Why didn’t he call me last night? Maybe my phone’s broken—should I check my Facebook inbox again? Maybe his phone’s broken? Should I call him? I could send him a friendly text. Did he call you? What do you think, should I call him? I’m over him! He doesn’t deserve me! But I thought we had such a great time!”
Fat Talk Free Week is almost over. My question: What happens next week? Will the students who pledged to abandon “fat talk” for seven days return to their old ways, criticizing their inevitably imperfect bodies and finding flaws in every pound and tight fit? I can’t help but think that the pressures of our college lifestyles will force “fat talk” back into daily dialogue. The student group Reflections, which introduced Fat Talk Free Week to Washington University, is a positive force on campus. However, as a visible resource at Wash. U. working to raise eating disorder awareness, the group is alone.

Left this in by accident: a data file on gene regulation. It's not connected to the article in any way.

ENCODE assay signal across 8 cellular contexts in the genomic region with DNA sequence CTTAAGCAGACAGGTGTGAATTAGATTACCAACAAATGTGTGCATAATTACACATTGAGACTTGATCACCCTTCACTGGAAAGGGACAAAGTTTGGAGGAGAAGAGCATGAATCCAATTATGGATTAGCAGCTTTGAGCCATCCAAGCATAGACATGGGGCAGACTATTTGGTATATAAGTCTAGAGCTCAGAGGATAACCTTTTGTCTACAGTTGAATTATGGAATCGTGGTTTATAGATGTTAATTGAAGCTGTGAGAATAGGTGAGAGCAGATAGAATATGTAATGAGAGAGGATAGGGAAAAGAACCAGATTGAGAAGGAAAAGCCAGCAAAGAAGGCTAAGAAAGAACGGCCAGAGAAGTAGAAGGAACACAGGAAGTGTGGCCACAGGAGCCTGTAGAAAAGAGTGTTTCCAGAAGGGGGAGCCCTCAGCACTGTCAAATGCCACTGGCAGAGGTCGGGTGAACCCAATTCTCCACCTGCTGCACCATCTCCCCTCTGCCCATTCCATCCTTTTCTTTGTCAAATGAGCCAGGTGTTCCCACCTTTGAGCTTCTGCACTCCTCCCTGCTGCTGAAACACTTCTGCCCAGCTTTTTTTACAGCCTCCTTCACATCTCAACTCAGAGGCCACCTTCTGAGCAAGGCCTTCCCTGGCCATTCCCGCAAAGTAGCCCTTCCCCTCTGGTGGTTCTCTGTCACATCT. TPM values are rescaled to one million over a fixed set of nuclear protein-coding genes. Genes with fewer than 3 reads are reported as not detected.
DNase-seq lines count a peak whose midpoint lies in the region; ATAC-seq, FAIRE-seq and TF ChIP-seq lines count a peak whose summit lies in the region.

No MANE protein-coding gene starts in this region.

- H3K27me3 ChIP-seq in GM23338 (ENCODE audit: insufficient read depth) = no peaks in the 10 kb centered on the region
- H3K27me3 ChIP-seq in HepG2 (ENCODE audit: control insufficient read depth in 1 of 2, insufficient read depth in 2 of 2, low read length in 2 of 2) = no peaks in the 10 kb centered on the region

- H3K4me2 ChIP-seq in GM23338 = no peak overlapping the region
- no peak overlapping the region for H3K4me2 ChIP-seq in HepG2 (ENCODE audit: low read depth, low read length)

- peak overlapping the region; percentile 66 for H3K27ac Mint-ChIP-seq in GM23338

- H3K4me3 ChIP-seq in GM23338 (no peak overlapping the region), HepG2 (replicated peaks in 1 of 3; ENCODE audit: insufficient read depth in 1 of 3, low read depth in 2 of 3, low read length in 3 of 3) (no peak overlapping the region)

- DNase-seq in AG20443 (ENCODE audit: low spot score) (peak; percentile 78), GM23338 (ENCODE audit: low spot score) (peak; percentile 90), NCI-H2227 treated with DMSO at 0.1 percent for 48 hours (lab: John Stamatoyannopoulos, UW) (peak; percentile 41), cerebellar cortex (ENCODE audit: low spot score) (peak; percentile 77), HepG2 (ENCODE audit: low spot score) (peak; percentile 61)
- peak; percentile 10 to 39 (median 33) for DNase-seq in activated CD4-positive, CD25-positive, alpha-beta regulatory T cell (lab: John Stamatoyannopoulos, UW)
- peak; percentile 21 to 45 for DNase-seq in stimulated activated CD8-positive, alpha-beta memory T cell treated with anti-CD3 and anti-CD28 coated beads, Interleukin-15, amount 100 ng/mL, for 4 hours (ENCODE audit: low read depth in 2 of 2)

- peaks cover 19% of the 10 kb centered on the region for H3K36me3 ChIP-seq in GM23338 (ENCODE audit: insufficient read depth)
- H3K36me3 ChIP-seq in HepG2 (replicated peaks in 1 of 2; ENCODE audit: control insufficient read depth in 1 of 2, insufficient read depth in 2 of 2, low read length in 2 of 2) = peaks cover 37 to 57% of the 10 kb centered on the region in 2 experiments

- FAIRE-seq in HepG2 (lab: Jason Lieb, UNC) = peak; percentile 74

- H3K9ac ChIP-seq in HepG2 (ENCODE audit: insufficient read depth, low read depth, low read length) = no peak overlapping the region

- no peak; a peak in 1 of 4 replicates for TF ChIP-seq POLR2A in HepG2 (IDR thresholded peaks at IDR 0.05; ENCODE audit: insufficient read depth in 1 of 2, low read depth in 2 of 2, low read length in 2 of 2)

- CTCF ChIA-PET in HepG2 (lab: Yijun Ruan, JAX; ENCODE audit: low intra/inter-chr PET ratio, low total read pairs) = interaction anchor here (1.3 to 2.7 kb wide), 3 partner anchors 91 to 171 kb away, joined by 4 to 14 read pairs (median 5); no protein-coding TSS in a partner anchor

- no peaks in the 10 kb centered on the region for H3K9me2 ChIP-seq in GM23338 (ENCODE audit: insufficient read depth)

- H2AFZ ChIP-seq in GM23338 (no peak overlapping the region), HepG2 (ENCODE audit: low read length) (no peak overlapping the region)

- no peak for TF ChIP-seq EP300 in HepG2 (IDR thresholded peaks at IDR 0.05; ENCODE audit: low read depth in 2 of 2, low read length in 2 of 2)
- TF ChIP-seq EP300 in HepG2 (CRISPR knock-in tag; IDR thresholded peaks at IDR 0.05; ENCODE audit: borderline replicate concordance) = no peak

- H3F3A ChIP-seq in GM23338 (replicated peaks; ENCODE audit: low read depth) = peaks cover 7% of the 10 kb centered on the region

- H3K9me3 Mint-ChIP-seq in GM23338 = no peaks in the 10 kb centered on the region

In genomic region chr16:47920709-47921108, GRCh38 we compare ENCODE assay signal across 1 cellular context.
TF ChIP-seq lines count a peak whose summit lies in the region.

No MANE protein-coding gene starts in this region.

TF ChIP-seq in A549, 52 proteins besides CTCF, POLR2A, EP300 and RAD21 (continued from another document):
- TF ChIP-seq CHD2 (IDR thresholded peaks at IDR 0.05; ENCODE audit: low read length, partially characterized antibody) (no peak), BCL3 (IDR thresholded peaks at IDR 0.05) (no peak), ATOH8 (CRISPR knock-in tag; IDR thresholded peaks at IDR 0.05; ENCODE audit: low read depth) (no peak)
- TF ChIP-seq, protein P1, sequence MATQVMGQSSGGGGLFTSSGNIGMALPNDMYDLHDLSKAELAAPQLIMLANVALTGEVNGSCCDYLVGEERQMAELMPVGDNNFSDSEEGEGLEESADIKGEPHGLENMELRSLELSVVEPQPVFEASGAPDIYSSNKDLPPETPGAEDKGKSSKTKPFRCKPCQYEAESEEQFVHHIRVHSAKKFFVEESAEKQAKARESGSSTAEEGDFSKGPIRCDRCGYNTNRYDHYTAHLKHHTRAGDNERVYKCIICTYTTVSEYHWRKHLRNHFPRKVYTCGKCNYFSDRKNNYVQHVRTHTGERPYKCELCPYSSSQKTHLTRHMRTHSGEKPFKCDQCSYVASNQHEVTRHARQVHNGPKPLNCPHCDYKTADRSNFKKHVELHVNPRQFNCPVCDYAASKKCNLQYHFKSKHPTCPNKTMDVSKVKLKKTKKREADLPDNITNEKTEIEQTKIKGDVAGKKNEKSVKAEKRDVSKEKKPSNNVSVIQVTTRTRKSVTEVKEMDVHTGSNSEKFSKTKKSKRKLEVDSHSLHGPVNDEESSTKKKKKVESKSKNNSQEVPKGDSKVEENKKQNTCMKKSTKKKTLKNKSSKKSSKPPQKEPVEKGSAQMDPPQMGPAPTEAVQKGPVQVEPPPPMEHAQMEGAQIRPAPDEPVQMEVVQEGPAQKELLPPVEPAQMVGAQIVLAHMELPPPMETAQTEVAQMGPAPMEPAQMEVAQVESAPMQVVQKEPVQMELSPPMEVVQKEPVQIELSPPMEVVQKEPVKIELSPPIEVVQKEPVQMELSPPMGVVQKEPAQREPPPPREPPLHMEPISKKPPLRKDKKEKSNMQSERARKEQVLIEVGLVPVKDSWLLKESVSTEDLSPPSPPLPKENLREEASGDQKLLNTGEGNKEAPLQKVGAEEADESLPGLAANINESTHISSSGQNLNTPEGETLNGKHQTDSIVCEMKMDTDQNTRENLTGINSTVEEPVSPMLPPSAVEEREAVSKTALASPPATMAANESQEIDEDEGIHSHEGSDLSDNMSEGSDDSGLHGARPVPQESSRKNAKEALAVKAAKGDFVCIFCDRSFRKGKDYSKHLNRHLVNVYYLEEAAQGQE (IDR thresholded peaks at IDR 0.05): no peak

My alarm clock is on hiatus. At 8:15 every morning, I am woken by the sporadic crack and bang of loud hammering outside my window. Upon moving back to school, I was unprepared for the abrupt nature of these early mornings. One at a time, my suitemates and I emerged from our rooms in search of the cause of the knocking.
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